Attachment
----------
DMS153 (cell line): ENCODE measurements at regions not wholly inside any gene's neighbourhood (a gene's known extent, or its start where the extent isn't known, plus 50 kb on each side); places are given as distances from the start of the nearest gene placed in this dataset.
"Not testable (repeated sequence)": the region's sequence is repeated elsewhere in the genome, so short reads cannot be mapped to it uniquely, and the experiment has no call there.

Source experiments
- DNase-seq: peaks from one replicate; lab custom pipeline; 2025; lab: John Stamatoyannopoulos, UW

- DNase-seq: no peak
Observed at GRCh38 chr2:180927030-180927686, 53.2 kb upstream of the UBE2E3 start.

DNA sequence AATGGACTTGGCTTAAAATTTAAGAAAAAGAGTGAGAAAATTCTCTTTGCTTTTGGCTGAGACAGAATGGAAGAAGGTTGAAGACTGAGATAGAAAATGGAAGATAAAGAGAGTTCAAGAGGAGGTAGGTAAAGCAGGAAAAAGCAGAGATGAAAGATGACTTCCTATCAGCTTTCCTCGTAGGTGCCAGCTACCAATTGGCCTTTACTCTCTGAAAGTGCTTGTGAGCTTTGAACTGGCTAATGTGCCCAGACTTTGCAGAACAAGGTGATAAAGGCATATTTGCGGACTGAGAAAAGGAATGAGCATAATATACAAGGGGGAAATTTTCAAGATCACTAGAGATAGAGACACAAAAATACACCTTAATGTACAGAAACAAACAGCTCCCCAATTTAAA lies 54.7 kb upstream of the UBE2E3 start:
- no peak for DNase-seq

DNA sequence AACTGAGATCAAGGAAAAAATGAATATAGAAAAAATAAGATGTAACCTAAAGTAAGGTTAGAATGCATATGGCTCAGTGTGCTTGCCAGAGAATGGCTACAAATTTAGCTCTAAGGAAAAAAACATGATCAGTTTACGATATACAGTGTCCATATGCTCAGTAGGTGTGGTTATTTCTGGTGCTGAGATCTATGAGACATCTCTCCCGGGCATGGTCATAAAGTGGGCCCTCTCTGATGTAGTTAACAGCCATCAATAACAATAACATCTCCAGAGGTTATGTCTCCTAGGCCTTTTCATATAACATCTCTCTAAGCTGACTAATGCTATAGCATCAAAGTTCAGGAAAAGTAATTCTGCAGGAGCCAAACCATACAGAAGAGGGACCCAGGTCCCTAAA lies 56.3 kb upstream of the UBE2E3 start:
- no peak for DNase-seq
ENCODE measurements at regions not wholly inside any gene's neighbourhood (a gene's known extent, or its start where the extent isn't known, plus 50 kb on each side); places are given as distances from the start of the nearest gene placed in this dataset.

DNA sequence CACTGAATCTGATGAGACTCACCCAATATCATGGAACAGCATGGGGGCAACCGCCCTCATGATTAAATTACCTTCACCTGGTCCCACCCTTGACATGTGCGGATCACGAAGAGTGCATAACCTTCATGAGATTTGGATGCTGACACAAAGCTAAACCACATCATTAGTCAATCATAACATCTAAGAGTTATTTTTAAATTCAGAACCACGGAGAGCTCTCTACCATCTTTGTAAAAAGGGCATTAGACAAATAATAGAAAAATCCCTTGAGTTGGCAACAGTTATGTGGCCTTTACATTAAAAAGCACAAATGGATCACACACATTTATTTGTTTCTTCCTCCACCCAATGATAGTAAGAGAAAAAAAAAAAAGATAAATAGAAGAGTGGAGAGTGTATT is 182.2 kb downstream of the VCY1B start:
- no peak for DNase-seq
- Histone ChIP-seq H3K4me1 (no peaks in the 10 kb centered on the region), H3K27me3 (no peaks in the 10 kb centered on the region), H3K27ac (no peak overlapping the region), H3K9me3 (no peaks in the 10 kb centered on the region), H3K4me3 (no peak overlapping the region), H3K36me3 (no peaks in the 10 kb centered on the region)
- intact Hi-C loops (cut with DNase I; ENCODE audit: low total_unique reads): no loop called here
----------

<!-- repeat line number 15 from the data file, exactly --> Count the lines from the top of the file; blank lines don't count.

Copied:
- intact Hi-C loops (cut with DNase I; ENCODE audit: low total_unique reads): no loop called here